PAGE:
A winter count is a pictographic record of historical/memorable events for a tiospaye (community). The winter count, used by many Plains Indians, is a method of preserving history. Important events are recorded for future generations. The pictures, which are used as mnemonic devices, are arranged in chronological order.
Originally, the memorable events were recorded on rock (many paintings found on cave walls, canyons and mountains throughout the Great Plains), on buffalo hide, deer hide, cow hide, and then ledger paper and muslin (cotton fabric). Natural dyes were used by the keeper to draw the images. The dyes used to record the images also changed over time. Berries, clay, plants, roots, and buffalo gall (liver bile), blood, and stomach contents were a few of the materials used to draw the images.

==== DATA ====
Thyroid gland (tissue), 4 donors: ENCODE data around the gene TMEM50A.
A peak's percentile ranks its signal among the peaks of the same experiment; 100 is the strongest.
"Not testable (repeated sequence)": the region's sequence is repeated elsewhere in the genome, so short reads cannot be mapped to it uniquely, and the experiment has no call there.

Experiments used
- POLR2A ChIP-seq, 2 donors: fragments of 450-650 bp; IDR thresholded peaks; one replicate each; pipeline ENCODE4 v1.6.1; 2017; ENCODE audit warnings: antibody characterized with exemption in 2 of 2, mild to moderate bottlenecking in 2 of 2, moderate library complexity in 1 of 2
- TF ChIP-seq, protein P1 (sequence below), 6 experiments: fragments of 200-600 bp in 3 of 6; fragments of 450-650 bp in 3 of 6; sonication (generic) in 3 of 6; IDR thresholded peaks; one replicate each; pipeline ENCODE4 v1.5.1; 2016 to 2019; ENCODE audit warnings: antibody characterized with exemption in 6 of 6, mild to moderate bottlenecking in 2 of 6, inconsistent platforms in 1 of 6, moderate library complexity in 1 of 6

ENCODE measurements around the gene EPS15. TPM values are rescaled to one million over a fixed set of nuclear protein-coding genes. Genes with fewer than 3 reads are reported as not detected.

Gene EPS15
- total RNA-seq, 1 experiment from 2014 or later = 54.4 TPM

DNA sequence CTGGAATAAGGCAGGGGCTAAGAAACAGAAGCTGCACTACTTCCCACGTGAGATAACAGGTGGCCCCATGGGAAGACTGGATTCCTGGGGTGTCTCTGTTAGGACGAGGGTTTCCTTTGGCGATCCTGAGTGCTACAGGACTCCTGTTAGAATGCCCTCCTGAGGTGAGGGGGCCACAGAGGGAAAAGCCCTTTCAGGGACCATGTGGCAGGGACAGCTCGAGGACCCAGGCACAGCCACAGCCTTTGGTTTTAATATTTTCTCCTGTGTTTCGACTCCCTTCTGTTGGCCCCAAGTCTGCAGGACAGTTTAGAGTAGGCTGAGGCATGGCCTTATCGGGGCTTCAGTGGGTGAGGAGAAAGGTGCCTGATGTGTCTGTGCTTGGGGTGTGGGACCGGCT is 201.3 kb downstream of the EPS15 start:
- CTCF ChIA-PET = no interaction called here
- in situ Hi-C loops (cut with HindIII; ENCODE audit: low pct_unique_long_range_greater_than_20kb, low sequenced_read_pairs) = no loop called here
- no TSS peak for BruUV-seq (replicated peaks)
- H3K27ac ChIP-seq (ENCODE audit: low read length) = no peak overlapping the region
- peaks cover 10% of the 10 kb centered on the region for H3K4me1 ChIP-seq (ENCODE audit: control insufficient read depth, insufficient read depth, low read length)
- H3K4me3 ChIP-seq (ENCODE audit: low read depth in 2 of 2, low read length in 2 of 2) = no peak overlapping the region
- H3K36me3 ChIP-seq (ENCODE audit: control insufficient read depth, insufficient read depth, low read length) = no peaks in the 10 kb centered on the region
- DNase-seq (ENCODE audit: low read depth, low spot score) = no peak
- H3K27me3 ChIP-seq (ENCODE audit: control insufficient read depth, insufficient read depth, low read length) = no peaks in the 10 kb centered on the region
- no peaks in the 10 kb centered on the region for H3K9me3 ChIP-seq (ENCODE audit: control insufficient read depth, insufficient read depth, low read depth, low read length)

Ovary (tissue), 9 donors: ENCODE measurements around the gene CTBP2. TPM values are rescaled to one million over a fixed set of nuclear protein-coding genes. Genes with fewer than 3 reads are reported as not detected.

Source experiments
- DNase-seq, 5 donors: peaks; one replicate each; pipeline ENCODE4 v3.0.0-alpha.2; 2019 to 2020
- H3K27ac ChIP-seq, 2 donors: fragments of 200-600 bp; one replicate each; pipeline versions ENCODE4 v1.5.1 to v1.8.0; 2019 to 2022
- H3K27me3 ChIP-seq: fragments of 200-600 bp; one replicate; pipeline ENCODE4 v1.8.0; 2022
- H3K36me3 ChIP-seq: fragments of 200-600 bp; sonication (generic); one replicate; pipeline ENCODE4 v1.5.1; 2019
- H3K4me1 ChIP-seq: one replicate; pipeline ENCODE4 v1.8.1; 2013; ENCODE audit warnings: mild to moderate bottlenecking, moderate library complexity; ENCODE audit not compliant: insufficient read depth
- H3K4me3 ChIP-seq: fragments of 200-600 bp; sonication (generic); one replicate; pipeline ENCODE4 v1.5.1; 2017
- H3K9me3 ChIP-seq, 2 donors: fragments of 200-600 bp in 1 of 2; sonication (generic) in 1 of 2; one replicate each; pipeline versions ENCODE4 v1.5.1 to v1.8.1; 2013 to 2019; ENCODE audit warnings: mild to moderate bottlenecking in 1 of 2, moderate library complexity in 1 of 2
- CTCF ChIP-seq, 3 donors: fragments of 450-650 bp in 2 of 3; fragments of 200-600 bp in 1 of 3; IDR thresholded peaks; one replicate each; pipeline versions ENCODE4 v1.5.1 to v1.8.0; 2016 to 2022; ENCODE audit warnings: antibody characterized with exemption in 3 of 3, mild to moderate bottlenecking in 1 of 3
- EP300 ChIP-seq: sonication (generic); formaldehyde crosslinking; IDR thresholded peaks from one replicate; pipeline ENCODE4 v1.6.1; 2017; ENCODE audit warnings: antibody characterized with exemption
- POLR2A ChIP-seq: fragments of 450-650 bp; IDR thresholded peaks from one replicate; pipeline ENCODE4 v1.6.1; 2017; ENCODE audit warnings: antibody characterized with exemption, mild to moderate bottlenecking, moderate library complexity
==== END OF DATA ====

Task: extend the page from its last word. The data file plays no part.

Each tiospaye designates a winter count keeper. (More)